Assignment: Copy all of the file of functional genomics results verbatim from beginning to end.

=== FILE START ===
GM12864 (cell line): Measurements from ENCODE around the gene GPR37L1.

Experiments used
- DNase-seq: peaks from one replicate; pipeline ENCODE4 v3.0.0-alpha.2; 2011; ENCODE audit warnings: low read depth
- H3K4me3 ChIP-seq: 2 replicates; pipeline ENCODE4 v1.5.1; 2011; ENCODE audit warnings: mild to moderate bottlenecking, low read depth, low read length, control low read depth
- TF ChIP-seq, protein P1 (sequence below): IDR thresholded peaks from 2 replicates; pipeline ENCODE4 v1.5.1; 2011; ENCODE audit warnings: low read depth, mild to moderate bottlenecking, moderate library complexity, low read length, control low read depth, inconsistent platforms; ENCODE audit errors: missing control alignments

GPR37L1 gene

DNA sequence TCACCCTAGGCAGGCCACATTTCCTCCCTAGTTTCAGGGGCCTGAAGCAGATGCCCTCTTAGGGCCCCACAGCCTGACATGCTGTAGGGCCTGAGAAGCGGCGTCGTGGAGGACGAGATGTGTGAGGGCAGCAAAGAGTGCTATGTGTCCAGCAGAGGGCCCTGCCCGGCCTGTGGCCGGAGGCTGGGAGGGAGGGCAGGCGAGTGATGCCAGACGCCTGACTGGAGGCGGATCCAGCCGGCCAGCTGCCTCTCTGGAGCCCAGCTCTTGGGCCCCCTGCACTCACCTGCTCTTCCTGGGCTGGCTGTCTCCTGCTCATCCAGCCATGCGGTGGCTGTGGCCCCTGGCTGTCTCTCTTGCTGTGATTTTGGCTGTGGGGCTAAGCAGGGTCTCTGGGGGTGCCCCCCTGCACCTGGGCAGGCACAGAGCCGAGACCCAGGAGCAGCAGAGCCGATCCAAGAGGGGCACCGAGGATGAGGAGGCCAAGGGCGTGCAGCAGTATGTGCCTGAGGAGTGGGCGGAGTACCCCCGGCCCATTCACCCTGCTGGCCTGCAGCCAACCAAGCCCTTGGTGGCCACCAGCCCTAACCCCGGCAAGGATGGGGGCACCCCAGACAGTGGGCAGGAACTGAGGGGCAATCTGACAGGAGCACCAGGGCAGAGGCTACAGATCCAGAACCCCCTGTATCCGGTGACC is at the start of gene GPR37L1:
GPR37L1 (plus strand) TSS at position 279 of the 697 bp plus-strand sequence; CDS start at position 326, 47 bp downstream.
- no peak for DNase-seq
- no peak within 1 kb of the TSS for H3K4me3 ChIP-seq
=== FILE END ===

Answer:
GM12864 (cell line): Measurements from ENCODE around the gene GPR37L1.

Experiments used
- DNase-seq: peaks from one replicate; pipeline ENCODE4 v3.0.0-alpha.2; 2011; ENCODE audit warnings: low read depth
- H3K4me3 ChIP-seq: 2 replicates; pipeline ENCODE4 v1.5.1; 2011; ENCODE audit warnings: mild to moderate bottlenecking, low read depth, low read length, control low read depth
- TF ChIP-seq, protein P1 (sequence below): IDR thresholded peaks from 2 replicates; pipeline ENCODE4 v1.5.1; 2011; ENCODE audit warnings: low read depth, mild to moderate bottlenecking, moderate library complexity, low read length, control low read depth, inconsistent platforms; ENCODE audit errors: missing control alignments

GPR37L1 gene

DNA sequence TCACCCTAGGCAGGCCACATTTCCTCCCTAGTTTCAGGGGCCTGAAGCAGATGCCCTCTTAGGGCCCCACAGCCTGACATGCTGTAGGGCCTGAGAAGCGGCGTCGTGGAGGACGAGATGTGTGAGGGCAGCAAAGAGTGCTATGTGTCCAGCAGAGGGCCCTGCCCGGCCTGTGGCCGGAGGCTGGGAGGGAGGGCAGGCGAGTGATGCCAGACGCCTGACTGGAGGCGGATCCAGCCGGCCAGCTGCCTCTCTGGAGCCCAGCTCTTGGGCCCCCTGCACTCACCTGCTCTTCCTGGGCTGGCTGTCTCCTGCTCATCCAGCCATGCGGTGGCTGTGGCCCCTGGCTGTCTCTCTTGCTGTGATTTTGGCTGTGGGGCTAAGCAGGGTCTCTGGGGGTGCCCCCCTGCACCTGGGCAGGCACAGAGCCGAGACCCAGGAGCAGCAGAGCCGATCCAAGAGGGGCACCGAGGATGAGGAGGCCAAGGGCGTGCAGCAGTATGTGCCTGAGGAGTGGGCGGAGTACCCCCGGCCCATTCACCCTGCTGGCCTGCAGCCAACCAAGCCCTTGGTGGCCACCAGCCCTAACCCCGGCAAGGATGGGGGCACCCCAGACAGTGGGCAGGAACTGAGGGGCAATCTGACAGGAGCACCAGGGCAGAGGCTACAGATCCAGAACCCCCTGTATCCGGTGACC is at the start of gene GPR37L1:
GPR37L1 (plus strand) TSS at position 279 of the 697 bp plus-strand sequence; CDS start at position 326, 47 bp downstream.
- no peak for DNase-seq
- no peak within 1 kb of the TSS for H3K4me3 ChIP-seq